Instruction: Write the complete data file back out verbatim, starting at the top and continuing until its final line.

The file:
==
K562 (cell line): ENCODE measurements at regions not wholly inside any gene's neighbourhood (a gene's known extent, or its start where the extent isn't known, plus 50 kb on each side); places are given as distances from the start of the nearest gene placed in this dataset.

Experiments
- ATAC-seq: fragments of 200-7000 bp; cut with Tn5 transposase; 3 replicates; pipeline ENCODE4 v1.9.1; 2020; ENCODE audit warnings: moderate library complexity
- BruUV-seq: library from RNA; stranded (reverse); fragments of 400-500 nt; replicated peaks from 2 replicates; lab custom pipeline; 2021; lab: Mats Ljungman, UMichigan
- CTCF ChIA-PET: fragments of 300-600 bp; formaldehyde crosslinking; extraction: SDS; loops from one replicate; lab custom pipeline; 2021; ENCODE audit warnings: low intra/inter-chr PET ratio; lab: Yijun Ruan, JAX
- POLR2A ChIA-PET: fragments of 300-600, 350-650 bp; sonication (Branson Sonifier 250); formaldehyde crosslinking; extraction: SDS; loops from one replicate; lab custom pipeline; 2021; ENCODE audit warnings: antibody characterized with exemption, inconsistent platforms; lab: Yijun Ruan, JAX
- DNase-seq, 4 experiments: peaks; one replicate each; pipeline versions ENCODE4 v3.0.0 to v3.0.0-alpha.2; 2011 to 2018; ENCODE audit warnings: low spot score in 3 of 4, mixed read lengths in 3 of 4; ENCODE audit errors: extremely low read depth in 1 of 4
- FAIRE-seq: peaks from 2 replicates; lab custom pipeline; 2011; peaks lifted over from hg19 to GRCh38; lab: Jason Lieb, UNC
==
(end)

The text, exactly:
K562 (cell line): ENCODE measurements at regions not wholly inside any gene's neighbourhood (a gene's known extent, or its start where the extent isn't known, plus 50 kb on each side); places are given as distances from the start of the nearest gene placed in this dataset.

Experiments
- ATAC-seq: fragments of 200-7000 bp; cut with Tn5 transposase; 3 replicates; pipeline ENCODE4 v1.9.1; 2020; ENCODE audit warnings: moderate library complexity
- BruUV-seq: library from RNA; stranded (reverse); fragments of 400-500 nt; replicated peaks from 2 replicates; lab custom pipeline; 2021; lab: Mats Ljungman, UMichigan
- CTCF ChIA-PET: fragments of 300-600 bp; formaldehyde crosslinking; extraction: SDS; loops from one replicate; lab custom pipeline; 2021; ENCODE audit warnings: low intra/inter-chr PET ratio; lab: Yijun Ruan, JAX
- POLR2A ChIA-PET: fragments of 300-600, 350-650 bp; sonication (Branson Sonifier 250); formaldehyde crosslinking; extraction: SDS; loops from one replicate; lab custom pipeline; 2021; ENCODE audit warnings: antibody characterized with exemption, inconsistent platforms; lab: Yijun Ruan, JAX
- DNase-seq, 4 experiments: peaks; one replicate each; pipeline versions ENCODE4 v3.0.0 to v3.0.0-alpha.2; 2011 to 2018; ENCODE audit warnings: low spot score in 3 of 4, mixed read lengths in 3 of 4; ENCODE audit errors: extremely low read depth in 1 of 4
- FAIRE-seq: peaks from 2 replicates; lab custom pipeline; 2011; peaks lifted over from hg19 to GRCh38; lab: Jason Lieb, UNC